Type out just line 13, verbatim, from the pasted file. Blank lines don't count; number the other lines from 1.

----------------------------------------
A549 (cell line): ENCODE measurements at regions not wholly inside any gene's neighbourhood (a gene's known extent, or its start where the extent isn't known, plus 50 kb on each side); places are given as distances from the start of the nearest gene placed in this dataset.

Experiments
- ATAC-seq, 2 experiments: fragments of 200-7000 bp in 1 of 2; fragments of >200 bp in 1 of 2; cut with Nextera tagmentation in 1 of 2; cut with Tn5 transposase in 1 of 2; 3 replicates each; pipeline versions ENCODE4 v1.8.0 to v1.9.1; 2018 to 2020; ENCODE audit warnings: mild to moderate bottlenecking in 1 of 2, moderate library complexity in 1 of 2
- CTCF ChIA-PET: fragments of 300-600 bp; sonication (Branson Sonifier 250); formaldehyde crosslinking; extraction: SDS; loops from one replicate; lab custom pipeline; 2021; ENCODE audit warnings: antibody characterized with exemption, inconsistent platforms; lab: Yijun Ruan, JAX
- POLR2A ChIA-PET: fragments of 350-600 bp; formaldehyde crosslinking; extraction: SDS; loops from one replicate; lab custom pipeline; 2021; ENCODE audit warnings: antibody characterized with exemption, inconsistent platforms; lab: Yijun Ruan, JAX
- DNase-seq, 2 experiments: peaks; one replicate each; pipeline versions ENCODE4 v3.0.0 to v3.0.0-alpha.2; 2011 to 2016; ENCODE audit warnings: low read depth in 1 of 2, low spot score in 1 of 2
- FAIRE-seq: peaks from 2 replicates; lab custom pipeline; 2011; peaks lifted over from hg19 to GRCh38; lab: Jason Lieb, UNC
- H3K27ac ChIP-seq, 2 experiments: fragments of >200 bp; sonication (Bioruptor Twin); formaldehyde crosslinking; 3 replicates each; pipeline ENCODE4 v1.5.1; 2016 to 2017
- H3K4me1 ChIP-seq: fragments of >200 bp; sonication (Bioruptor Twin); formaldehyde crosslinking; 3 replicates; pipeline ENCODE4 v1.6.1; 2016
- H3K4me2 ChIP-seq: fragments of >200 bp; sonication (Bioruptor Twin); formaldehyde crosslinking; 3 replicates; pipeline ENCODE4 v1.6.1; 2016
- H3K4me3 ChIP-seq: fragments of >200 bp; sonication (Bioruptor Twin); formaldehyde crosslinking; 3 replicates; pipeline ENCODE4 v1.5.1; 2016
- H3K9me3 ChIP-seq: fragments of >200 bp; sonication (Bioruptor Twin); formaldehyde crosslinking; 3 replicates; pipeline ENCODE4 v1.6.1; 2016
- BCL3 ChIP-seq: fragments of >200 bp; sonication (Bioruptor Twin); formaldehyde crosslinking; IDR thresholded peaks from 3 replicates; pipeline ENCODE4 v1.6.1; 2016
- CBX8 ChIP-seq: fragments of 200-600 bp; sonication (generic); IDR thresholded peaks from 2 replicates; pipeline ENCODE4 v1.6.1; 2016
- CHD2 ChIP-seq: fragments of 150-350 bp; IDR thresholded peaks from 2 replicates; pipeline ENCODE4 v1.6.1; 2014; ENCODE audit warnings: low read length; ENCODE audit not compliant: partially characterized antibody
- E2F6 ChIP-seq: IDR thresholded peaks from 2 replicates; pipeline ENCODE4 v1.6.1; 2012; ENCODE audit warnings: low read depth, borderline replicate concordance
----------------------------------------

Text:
- BCL3 ChIP-seq: fragments of >200 bp; sonication (Bioruptor Twin); formaldehyde crosslinking; IDR thresholded peaks from 3 replicates; pipeline ENCODE4 v1.6.1; 2016